The Brief: A teacher hopes to inspire kids to be more, by getting them to sing and dance. Funnily enough the kids who volunteer aren’t exactly top of the social ladder.
“There’s nothing ironic about show choir”
Glee has the mixed blessing of being one of the most highly anticipated shows of the new season; that gets you a lot of press and publicity, but also a lot of pressure. There’s a great sympathy between the show and the premise – it’s all about being what you can be, daring to be different because it’s what you’re good at. In a schedule full of cookie-cutter procedurals and low ambition dramas, Glee certainly stands out.
I watched the pilot with my jaw dropped in bemusement and eyes glued to the screen, unable to close either for pretty much the duration. It’s vibrant and energetic, heartfelt and passionate. I think whether you actually like it or not, you can’t help but come away impressed at the commitment. Much like Pushing Daisies it’s uncompromising in being what it wants to be and if you don’t like it, it doesn’t really care.
The idea of high school Glee Clubs fits in perfectly in a world obsessed with America’s Got Talent and High School Musical, but with an apparent long tradition in American High Schools which predates those phenomena. The setup for the show is therefore strong – a bunch of misfits who find themselves with a common talent and goal, stronger together than apart, blah blah blah. The message is laid on pretty thick in the pilot, with inspirational speeches and narrations. But to balance the “be all you can be” optimism there’s a couple of cynical characters to bring you back to down to earth. The drill sergeant cheerleader coach and the bean counting principle both slam a brick wall in front of the optimism train with shuddering hilarity.
The characters in the pilot are pretty one dimensional, each with their own defining characteristic so that names don’t really matter. There’s wheelchair kid, diva girl, gay kid, head jock – each is pretty straightforward. I don’t think this show is going to be one that easily develops multifaceted characters, but I don’t think that’s what it really wants to do. One thing is for sure, the kids that sing can REALLY sing, the auditions early in the episode quickly established that. The only thing that let down their talent was some bad dubbing in the final musical number which made it evident the singing was recorded separately. I’m confident it was still same actors singing, but that really dropped me out and broke the scene.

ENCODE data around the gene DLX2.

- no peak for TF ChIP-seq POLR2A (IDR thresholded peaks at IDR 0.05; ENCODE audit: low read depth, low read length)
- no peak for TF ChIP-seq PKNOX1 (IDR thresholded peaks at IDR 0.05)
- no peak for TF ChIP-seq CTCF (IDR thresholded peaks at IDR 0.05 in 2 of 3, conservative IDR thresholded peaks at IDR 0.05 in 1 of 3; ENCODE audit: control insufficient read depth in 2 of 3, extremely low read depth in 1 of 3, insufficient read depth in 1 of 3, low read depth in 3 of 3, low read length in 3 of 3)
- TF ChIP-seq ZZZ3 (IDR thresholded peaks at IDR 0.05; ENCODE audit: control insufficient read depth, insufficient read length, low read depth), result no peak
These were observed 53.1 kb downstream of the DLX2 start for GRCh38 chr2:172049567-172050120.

Glee succeeds in pretty much every way that The Vampire Diaries failed, it’s got charm, passion and style oozing out of every pore. Rather than go with the easy option of filling the soundtrack with popular up-and-coming bands, the a capella classical music is brave and perfect. While the narration in the Vampire Diaries was full of whiny emo-ness, here it’s used with flashback footage to load on the irony. It just feels like the creators have thought about each element of the show and decided where they want to go, rather than just using the easy and predictable options.
The show is going to have a difficult long term life I think. It’s a bit like watching a Disney Family film, it’s sweet and fun to watch, but once it’s finished, you’ve no real desire to find out what happens next. By the end of the first episode at least two of the characters had realised ‘who they really are inside’, which doesn’t really leave much space for development. It’s a light and fluffy show, nothing in the pilot gave the impression that it either wanted to, or would be any good at, addressing major dramatic storylines. The audience is tuning in for wit, colour and a couple of song and dance routines – it’ll be tricky to partner that with hard hitting stories.
I really enjoyed the first episode, it made me smile and I’m a sucker for a big musical number. I’ll continue to watch, but for once I’m watching not because I want to know what happens to the story and the characters, but purely because watching the episode made me happy. That’s not a bad thing at all, but it does mean that as soon as there’s a duff episode or one that just doesn’t spark there’s no long term elements to fall back on. This is all a pretty harsh evaluation to make after just one episode, so maybe it will manage to exceed my expectations. In the meantime, I’ll just keep singing along and tapping my foot.
Glee doesn’t seem to have been picked up by any of the British broadcasters yet.